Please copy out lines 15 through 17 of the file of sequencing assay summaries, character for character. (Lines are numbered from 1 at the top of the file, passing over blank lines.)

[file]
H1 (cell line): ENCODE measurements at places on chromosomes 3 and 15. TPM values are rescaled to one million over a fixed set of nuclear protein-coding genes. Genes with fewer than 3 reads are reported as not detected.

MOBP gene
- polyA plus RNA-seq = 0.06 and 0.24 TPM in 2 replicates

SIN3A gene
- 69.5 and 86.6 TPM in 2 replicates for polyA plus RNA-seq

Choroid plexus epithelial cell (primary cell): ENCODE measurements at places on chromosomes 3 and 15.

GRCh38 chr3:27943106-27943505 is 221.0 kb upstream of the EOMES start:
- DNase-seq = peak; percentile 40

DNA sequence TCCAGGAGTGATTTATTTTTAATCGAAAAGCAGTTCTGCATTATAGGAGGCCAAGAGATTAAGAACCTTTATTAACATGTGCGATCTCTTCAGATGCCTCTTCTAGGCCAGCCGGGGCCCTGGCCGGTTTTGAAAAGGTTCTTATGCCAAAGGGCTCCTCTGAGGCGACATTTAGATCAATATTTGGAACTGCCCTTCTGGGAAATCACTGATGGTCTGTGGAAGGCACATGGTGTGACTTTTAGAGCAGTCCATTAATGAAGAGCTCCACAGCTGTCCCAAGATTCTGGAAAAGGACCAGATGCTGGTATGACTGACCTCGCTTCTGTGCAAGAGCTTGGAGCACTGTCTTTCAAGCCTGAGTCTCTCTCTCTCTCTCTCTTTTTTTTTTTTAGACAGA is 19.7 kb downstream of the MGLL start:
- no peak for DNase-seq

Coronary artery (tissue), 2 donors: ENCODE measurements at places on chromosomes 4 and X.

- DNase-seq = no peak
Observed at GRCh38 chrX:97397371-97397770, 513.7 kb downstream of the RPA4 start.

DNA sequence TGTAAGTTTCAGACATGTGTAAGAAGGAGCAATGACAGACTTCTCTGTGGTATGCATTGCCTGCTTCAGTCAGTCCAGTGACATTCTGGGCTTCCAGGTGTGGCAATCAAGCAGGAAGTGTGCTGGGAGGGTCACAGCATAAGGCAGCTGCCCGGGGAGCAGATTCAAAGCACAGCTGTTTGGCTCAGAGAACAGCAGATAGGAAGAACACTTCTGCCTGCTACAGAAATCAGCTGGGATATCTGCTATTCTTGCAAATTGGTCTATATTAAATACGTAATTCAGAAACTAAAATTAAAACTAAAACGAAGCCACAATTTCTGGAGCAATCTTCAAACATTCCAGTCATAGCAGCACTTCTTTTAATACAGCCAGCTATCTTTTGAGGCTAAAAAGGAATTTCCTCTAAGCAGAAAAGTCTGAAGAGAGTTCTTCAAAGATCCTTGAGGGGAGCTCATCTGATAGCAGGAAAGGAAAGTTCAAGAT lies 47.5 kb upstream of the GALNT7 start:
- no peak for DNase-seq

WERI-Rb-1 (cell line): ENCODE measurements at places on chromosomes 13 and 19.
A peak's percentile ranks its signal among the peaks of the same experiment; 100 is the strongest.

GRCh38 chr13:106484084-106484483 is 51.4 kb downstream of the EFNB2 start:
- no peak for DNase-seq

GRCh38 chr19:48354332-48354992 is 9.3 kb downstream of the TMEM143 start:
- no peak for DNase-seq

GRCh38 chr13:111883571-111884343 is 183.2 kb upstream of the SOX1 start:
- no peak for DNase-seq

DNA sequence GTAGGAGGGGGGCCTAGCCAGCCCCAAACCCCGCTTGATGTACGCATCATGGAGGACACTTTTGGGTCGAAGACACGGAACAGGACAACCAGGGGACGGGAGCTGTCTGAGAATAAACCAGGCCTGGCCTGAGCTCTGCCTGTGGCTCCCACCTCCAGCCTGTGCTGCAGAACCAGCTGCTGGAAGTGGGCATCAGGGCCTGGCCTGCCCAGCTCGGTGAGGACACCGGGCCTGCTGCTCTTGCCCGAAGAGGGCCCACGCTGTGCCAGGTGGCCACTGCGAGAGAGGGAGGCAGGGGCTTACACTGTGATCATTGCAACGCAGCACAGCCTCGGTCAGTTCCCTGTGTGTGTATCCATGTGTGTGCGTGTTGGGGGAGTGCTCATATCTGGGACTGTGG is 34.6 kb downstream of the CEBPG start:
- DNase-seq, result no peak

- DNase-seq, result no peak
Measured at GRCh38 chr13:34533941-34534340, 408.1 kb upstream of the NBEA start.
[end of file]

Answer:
- no peak for DNase-seq

WERI-Rb-1 (cell line): ENCODE measurements at places on chromosomes 13 and 19.
A peak's percentile ranks its signal among the peaks of the same experiment; 100 is the strongest.